Apple (NASDAQ:AAPL) is not just the creator of the ubiquitous iPhone, Mac, iPad, etc., but a growing number of intertwined services and products that are simple to use and work really well. Apple is not really a tech firm, it is an ecosystem that continues to evolve and expand offering a greater portfolio of digital services.
Apple has long been moving into financial services at a measured pace, first offering Apple Pay, then moving onto P2P payments, an Apple Credit Card, and expectations for a credit offering like buy now, pay later (BNPL) in the not-to-distant future. It is not outside the realm of reason that Apple will offer all types of financial services at some point. As the saying goes, we need banking services but we don’t really need banks.
In the past few days, it has emerged that Evercore has published a research report on Apple that highlights its financial services. Amit Daryanani, a top analyst covering Apple for Evercore, reportedly said they would be publishing a series of reports on Apple over the next 5 weeks that highlight underappreciated growth opportunities for the tech firm.
In a report by Philip Elmer Dewitt, a longtime Apple follower, Evercore’s expectations of Fintech growth are outlined:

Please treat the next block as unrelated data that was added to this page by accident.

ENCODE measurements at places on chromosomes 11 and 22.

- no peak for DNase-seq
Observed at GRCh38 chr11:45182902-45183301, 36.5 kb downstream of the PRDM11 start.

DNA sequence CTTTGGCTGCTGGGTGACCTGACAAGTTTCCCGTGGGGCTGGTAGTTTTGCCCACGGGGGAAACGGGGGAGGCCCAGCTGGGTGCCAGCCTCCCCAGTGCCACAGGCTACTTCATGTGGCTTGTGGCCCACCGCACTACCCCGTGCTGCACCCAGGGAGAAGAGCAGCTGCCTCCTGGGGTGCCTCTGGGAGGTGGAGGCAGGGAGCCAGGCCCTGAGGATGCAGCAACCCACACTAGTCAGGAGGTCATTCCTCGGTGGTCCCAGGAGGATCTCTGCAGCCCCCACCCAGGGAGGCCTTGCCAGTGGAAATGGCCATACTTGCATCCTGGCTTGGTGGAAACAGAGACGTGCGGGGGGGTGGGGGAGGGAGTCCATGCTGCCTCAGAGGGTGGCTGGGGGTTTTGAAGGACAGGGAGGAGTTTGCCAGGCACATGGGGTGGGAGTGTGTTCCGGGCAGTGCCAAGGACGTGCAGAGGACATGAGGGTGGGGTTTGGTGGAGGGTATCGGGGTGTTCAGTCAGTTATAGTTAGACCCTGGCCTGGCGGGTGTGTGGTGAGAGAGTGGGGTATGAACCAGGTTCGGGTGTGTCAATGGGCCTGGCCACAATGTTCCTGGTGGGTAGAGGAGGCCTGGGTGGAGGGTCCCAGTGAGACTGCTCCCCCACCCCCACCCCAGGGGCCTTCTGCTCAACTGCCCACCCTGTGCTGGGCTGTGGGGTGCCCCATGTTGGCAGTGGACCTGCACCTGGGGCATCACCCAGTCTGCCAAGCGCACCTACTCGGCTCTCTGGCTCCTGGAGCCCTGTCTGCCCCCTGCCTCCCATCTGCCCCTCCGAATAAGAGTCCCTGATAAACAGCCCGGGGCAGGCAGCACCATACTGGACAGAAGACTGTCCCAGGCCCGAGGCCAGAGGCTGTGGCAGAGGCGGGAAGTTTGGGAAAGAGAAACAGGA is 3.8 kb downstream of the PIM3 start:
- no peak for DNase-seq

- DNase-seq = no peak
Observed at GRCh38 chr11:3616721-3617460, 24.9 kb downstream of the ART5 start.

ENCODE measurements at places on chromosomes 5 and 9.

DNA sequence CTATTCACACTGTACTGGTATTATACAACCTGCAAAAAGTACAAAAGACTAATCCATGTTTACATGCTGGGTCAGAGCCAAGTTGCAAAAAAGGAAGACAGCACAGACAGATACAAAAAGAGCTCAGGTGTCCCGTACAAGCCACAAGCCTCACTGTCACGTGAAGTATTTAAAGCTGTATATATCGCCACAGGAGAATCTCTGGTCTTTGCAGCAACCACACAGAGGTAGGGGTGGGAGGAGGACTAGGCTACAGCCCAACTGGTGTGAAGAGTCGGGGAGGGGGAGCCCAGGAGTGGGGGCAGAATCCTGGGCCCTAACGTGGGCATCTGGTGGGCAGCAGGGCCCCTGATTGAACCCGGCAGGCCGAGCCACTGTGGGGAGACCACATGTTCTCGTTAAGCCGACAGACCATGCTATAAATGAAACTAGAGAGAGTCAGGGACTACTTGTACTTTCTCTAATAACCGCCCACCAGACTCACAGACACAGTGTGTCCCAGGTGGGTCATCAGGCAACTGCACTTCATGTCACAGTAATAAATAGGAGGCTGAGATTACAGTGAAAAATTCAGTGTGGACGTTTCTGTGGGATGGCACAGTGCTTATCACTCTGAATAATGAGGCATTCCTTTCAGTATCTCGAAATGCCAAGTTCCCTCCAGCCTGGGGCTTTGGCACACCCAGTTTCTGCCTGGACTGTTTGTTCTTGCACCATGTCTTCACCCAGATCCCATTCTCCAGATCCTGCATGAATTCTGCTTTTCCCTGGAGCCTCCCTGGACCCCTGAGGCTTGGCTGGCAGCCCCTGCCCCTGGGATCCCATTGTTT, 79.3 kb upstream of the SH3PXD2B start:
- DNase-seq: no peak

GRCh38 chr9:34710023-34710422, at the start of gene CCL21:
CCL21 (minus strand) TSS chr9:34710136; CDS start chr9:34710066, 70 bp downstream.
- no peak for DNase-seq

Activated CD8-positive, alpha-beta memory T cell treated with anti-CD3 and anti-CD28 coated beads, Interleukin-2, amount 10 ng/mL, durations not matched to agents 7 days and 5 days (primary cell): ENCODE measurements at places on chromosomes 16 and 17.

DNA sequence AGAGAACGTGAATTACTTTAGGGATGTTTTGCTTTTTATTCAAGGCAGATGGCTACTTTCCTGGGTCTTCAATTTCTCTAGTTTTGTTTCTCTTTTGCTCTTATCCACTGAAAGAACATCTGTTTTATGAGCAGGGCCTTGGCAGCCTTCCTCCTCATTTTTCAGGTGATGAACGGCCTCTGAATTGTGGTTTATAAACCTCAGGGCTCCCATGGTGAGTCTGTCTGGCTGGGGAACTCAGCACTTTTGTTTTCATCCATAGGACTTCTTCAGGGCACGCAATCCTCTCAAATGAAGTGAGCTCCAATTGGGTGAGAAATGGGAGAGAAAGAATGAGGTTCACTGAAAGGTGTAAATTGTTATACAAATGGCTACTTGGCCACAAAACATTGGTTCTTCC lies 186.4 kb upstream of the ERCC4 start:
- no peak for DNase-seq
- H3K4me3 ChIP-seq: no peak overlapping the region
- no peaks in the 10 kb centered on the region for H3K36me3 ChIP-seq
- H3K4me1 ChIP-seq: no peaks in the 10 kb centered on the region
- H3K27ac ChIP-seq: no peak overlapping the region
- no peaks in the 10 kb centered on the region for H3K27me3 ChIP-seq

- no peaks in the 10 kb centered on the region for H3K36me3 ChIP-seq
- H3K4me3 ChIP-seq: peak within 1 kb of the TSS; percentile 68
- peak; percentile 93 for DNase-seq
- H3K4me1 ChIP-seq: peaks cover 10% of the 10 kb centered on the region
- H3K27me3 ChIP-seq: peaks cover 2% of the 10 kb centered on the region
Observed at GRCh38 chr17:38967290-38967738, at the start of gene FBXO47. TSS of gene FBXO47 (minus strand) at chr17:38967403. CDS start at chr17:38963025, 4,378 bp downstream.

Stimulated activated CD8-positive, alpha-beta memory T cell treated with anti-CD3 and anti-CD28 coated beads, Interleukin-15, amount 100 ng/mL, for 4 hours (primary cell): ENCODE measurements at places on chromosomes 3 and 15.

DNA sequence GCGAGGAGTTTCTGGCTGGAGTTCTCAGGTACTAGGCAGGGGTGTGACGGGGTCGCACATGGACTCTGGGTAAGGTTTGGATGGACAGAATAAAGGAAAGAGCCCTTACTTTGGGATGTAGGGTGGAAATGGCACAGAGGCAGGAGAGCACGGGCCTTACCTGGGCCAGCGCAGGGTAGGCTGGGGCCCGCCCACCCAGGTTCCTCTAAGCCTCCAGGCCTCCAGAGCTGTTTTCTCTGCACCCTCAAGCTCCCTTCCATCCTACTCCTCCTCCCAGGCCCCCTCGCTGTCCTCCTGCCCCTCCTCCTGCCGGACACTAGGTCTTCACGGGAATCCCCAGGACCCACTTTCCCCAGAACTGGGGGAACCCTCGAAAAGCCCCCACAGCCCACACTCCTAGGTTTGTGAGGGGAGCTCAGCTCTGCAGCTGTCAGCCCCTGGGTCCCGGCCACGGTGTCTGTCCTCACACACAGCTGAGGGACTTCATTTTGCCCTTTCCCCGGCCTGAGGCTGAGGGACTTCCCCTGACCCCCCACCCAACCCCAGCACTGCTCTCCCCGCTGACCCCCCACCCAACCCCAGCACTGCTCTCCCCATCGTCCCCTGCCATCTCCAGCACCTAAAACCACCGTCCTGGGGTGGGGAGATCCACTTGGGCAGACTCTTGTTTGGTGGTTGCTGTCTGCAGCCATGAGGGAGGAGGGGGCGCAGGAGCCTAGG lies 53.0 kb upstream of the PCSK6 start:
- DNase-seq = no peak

From a revenue perspective, we see Apple Pay as the largest opportunity (~$10B in FY26), while the tap-to-pay feature is a more modest opportunity until they expand beyond micro merchants (~$1B in FY26). There are not enough details on Apple’s BNPL plans to develop a revenue estimate, but global BNPL volume is around $90B, growing to $268B in 2024.
A graph shows that Apple’s digital wallet is the dominant one in the market with 46% market share followed by PayPal which has 25% of the market. It goes down from there.
Daryanani is an Apple bull with a 12-month price target of $210 a share. Some of this is due to financial services, a portion of Apple’s business that will be growing for many years to come. No one knows what additional services are on the road map, and obviously, the EU keeps attacking Apple for offering a valued service but not allowing others to use it.